Q: Did it take you the full three and a half hours to decide it wasn’t going to work or were you concerned – when were you first concerned that the procedure –
A: Well I –
Q: -- that the patient wasn’t right for the procedure or the anesthesia wasn’t right or something, whatever it was?
A: If it became apparent to me, again, that I was not going to be able to finish what I had planned, given the amount of time that was left, that’s when I would have decided to terminate.
A: I can’t start – you know, I can’t start a procedure and not finish it.
Q: Well, you did start a procedure and not finish it.
A: I’m talking about I couldn’t initiate treatment on a quadrant and not complete that quadrant.
(R. p. 171, lines 6-25).
Linog now also seeks to rely on the reasoning in Coulter v. Thomas, 33 S.W.3d 522 (Ky. 2000). However, that case is also readily distinguishable from the instant case. In Coulter, the patient based her battery claim on the medical practitioner’s continued use of an automatic blood pressure cuff on the patient’s arm during eye surgery. Id., 33 S.W.3d at 523. The patient complained that the inflating of the cuff was painful, and she made uncontroverted statements during surgery to have the cuffs removed. Id. The cuffs were inflated subsequent to her protests, and she was later found to have hemorrhaged blood vessels in her arm, allegedly caused by the cuffs’ inflation. Id. Eventually, however, during the surgery, the cuffs were removed pursuant to her request. Id.
Coulter differs significantly from this case because, in Coulter, the patient was not sedated when she made her protests, and her statements requesting removal of the cuffs were found to be unquestioned responses from a clear and rational mind (consistent with the first prong in Mims). Regarding the second prong of the Mims analysis, the Coulter court concluded, at least by inference, that it was medically feasible to take such action without the cessation being detrimental to the patient’s health because the medical practitioners actually removed the cuffs and continued with the surgery. Therefore, in Coulter, the patient did not need to produce medical expert testimony to prove the second prong in Mims and thereby create a question for the jury. In the present case, there is no evidence that Linog’s statements made while under I.V. sedation rose to the level of an unequivocal withdrawal of consent or that cessation of the procedure was medically feasible at the time of the alleged “protests.”
Finally, it is important to emphasize that Linog’s ability to satisfy the Mims factors is a question of law, not fact; and Linog cannot meet her burden under the very precedent she cites as authority to proceed under this dubious theory.
For the foregoing reasons, Dr. Yampolsky and Dr. Bradham respectfully request this Court affirm the decision of the lower court concluding there is no genuine issue of fact for trial as to Linog’s medical battery cause of action.
November _____, 2006
Charleston, South Carolina
CERTIFICATE OF COUNSEL
The undersigned certifies that this Initial Brief of Respondents complies with Rule 211(b), SCACR.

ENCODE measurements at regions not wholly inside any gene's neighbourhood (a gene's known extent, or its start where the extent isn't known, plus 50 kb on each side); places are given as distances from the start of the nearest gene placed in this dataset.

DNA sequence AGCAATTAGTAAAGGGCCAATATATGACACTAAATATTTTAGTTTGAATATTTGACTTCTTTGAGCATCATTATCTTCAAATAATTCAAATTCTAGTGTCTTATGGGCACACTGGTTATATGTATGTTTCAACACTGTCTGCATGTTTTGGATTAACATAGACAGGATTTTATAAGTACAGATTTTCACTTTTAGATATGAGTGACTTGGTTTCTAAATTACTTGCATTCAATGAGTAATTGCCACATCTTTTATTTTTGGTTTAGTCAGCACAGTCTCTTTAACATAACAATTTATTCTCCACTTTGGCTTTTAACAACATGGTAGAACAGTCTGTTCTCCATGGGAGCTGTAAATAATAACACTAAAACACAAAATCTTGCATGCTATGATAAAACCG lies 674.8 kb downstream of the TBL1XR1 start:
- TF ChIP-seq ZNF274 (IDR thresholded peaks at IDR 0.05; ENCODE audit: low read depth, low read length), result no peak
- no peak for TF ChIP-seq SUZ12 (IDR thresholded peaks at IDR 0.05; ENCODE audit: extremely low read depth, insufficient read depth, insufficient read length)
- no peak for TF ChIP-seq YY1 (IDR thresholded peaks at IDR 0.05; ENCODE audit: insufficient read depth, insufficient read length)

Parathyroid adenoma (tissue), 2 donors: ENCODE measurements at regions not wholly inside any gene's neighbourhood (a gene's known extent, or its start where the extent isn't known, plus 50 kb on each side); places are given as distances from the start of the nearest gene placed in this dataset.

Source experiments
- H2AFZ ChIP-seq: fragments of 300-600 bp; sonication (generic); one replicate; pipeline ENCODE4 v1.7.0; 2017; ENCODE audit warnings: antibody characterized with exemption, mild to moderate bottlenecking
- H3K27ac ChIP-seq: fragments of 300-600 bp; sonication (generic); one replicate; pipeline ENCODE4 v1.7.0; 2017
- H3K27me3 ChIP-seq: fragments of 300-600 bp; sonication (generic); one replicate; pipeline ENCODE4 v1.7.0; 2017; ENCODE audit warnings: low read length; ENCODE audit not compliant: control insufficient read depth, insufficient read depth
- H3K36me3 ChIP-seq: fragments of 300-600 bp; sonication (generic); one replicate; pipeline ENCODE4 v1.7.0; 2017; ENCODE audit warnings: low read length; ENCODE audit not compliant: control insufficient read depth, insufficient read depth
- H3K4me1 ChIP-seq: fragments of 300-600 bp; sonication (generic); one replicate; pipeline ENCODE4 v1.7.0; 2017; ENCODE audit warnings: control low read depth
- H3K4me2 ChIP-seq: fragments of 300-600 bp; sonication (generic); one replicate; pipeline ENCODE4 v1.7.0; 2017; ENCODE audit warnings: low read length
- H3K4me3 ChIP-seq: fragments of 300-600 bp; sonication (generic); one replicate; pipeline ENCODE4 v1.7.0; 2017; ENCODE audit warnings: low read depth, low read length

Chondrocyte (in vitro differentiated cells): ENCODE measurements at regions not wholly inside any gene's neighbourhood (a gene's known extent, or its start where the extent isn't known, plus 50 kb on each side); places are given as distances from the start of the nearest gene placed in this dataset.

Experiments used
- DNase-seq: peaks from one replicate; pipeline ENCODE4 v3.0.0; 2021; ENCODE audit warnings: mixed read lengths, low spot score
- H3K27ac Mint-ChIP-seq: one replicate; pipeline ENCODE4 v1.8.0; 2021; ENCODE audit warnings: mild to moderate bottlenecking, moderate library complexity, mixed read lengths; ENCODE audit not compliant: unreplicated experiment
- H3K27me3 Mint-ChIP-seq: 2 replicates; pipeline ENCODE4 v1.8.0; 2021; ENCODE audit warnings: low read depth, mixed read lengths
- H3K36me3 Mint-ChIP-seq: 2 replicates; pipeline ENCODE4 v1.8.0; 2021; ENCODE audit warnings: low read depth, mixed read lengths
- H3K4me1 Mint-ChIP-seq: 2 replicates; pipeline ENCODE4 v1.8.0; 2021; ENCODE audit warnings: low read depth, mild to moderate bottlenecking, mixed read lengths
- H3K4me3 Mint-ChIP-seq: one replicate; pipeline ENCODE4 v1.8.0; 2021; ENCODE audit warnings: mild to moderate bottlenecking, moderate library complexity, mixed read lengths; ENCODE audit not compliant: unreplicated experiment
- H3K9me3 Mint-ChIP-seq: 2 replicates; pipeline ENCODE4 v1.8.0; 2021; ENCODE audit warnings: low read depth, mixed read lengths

November _____, 2006
Charleston, South Carolina
 Bradham and her expert anesthesiologist, Dr. Charles Wallace, testified the problem with the sedation resulted from Linog’s use of marijuana on the day of the procedure. (R. p. 223, lines 11-25; p. 271, lines 17-23; pp. 313-314). Dr. Bradham testified that after the procedure terminated, Linog told her she had smoked marijuana the morning of surgery. (R. p. 223, lines 19-25; p. 271, lines 3-11). Linog, a long-time marijuana user, would only acknowledge having smoked marijuana on the Friday night before this Monday afternoon procedure. (R. p. 97, lines 2-9).
 At the motion for reconsideration hearing and in his Order dismissing Linog’s medical battery claim, Judge Scarborough relied additionally on a recent South Carolina Supreme Court decision, David v. McLeod Reg’l Med. Ctr., 367 S.C. 242, 626 S.E.2d 1 (2006), affirming summary judgment on grounds that appellant’s expert affidavit was insufficient to prove medical malpractice, as it failed to set forth standard of care.
 Dr. Yampolsky and Dr. Bradham do not concede that the Mims case is binding in this jurisdiction, but discuss it herein merely for purposes of distinguishing its application to the facts of this case.
 As referenced by Judge Scarborough in the motion for reconsideration hearing, this standard is consistent with the South Carolina Adult Health Care Consent Act (Consent Act), S.C. Code Ann. §44-66-10 et seq. (Supp. 2005), which limits a health care provider’s authority to perform medical services only when it does not run contrary to the patient’s “unambiguous and uncontradicted instructions.” S.C. Code §44-66-60(B)(emphasis added). Dr. Yampolsky and Dr. Bradham do not concede this Act is necessarily controlling to the instant factual scenario, but rather cite it for purposes of guidance in that South Carolina law requires specific communications that a patient must exercise regarding consent to a medical procedure in other contexts.